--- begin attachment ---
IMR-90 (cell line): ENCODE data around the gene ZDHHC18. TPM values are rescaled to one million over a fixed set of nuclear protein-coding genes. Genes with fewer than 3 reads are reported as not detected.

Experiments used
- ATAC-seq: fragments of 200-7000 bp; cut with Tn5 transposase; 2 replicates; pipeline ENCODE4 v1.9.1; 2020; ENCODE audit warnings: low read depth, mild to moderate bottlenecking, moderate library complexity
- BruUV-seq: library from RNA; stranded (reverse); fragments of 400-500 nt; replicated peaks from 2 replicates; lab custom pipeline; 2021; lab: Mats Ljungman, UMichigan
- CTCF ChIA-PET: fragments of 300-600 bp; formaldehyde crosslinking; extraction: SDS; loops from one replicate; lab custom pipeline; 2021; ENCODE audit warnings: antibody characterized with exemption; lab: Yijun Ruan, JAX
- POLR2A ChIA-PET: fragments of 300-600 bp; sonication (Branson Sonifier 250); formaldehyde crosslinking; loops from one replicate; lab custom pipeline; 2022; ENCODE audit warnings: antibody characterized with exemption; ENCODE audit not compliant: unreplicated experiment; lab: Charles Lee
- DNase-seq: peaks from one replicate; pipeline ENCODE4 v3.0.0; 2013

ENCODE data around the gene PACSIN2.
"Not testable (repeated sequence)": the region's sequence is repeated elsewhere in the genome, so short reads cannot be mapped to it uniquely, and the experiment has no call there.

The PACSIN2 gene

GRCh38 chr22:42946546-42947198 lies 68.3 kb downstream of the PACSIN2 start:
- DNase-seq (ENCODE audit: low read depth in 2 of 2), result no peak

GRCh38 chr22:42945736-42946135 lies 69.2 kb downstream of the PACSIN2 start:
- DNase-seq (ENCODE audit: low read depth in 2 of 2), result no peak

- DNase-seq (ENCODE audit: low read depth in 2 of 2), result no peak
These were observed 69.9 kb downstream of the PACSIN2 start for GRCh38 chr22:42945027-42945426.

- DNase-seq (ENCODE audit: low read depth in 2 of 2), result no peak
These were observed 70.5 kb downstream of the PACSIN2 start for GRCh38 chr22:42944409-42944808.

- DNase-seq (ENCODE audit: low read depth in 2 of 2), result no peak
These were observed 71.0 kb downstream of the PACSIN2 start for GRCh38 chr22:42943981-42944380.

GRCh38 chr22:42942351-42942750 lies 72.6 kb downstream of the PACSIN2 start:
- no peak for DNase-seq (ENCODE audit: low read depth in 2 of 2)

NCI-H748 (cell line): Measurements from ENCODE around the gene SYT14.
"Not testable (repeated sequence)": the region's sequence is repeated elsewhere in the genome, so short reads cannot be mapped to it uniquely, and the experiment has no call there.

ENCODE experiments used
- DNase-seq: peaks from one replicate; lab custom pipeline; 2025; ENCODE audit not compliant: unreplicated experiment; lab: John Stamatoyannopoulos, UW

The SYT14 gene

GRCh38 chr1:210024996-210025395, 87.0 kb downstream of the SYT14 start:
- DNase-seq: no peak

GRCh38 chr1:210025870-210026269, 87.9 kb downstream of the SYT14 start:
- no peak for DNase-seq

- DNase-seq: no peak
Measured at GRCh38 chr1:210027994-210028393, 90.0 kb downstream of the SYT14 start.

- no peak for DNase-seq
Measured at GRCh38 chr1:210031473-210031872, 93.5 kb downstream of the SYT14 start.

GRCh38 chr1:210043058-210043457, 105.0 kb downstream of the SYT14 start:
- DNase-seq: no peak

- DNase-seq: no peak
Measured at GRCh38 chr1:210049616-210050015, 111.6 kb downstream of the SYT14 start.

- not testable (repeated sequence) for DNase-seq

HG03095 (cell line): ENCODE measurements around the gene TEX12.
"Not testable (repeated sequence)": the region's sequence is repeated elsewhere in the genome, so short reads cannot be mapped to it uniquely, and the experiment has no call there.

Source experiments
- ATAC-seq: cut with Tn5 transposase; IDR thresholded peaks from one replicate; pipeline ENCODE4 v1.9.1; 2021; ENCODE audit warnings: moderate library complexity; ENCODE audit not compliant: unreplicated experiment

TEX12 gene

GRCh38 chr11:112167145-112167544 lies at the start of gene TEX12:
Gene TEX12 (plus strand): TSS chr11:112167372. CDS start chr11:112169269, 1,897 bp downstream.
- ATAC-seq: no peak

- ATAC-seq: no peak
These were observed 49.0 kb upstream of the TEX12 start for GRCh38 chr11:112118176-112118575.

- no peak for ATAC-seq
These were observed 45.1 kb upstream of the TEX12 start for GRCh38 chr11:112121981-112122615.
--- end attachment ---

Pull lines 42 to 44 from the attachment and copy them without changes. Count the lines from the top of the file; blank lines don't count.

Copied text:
"Not testable (repeated sequence)": the region's sequence is repeated elsewhere in the genome, so short reads cannot be mapped to it uniquely, and the experiment has no call there.

Source experiments
- ATAC-seq: cut with Tn5 transposase; IDR thresholded peaks from one replicate; pipeline ENCODE4 v1.9.1; 2021; ENCODE audit warnings: moderate library complexity; ENCODE audit not compliant: unreplicated experiment